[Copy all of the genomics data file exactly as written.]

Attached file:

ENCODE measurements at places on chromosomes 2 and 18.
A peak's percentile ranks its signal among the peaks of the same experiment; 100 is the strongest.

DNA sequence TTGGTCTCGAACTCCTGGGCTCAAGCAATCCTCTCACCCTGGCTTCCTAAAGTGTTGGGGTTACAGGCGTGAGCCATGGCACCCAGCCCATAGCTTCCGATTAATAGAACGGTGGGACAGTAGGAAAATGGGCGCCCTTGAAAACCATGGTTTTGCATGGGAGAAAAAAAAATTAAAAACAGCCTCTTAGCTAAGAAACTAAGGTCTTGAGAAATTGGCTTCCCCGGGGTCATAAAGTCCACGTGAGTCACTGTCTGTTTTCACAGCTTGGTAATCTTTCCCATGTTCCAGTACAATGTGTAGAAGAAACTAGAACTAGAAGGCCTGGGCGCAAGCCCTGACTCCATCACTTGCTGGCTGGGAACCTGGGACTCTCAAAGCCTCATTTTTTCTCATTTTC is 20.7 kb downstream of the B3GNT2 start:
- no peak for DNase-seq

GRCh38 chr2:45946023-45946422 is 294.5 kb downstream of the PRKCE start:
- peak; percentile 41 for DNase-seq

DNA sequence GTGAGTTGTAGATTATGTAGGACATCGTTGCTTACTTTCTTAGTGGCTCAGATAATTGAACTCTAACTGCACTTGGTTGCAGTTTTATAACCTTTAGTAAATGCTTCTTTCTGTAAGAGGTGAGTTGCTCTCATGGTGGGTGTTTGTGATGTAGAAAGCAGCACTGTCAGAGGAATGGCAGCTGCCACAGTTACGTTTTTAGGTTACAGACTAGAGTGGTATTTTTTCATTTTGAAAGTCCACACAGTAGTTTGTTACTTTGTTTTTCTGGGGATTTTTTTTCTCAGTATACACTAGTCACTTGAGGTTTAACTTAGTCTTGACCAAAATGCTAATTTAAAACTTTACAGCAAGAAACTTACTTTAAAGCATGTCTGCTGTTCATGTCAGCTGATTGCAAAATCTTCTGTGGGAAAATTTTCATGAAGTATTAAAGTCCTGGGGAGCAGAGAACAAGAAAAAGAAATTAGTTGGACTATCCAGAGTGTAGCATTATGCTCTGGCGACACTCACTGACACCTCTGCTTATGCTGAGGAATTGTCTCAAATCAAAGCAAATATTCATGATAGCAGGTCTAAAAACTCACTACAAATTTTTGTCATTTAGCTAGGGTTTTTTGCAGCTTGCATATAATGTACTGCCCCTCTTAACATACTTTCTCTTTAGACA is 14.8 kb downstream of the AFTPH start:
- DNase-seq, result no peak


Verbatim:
ENCODE measurements at places on chromosomes 2 and 18.
A peak's percentile ranks its signal among the peaks of the same experiment; 100 is the strongest.

DNA sequence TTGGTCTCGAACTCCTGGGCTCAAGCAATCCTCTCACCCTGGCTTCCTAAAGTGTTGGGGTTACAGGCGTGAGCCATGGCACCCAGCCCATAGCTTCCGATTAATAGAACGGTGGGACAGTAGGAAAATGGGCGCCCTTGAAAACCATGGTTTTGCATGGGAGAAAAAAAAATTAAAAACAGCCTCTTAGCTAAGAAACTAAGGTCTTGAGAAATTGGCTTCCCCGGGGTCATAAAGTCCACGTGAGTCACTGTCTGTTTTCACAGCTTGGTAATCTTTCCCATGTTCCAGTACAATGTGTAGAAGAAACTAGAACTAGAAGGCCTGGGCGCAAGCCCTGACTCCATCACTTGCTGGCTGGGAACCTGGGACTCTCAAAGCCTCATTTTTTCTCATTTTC is 20.7 kb downstream of the B3GNT2 start:
- no peak for DNase-seq

GRCh38 chr2:45946023-45946422 is 294.5 kb downstream of the PRKCE start:
- peak; percentile 41 for DNase-seq

DNA sequence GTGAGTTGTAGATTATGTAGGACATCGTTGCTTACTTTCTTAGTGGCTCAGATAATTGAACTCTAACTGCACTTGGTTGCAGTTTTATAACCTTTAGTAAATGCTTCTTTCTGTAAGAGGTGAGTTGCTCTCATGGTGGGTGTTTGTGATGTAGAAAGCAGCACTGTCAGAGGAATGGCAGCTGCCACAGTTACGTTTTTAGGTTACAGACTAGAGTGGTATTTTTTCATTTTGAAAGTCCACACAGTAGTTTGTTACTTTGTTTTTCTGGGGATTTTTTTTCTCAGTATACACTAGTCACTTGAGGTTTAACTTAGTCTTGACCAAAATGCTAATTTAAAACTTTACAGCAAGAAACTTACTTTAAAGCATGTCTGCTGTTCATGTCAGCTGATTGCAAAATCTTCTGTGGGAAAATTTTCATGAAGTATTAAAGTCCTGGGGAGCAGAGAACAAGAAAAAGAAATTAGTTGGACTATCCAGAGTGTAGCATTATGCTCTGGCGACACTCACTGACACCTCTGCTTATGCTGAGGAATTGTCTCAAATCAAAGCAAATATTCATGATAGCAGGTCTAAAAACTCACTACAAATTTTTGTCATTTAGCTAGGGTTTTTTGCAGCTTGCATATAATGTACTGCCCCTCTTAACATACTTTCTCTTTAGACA is 14.8 kb downstream of the AFTPH start:
- DNase-seq, result no peak